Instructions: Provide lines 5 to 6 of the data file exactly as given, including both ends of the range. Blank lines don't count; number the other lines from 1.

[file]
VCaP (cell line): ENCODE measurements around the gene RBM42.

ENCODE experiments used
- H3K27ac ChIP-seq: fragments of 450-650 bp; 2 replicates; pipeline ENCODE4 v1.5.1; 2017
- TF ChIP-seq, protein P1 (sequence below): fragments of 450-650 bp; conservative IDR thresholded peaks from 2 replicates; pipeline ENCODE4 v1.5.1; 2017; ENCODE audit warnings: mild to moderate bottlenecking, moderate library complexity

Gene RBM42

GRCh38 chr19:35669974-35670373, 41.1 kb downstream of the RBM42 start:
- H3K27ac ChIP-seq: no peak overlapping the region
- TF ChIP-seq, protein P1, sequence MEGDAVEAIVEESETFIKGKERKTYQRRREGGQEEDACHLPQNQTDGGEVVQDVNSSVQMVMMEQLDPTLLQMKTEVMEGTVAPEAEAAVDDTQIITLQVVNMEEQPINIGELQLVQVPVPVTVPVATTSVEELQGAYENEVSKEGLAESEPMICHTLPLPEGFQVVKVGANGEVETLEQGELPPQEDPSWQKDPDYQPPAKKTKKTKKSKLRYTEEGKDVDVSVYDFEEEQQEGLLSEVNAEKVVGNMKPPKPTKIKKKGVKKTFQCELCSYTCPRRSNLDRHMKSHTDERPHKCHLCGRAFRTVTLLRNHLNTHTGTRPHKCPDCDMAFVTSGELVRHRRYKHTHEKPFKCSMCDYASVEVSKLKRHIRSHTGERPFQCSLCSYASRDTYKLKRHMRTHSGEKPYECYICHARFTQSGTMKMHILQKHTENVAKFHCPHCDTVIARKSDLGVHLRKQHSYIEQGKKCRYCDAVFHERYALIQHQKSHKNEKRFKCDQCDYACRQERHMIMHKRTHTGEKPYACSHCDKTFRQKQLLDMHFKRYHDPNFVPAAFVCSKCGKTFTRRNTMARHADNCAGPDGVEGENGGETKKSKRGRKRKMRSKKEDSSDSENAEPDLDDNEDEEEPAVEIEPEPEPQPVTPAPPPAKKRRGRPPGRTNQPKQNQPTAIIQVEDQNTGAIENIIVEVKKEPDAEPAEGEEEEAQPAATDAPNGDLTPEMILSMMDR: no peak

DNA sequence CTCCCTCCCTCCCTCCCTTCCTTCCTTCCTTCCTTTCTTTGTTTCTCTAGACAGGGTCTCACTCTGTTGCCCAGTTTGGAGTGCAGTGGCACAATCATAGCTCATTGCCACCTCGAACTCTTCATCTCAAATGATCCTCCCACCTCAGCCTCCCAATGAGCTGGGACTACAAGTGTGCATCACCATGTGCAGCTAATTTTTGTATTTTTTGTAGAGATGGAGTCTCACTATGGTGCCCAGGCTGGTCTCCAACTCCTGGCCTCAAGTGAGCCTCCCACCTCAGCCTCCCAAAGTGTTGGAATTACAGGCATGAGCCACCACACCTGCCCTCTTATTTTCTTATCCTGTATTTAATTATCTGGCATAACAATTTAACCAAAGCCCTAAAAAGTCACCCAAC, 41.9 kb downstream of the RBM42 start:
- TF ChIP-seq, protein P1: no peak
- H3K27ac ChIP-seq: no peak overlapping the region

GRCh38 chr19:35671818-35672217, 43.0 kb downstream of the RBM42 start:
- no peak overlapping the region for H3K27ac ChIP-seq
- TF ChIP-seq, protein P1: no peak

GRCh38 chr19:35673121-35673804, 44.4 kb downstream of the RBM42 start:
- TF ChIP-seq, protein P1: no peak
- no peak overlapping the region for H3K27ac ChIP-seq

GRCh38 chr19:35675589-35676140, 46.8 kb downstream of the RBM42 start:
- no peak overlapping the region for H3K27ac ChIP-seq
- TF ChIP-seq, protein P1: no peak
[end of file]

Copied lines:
Gene RBM42

GRCh38 chr19:35669974-35670373, 41.1 kb downstream of the RBM42 start: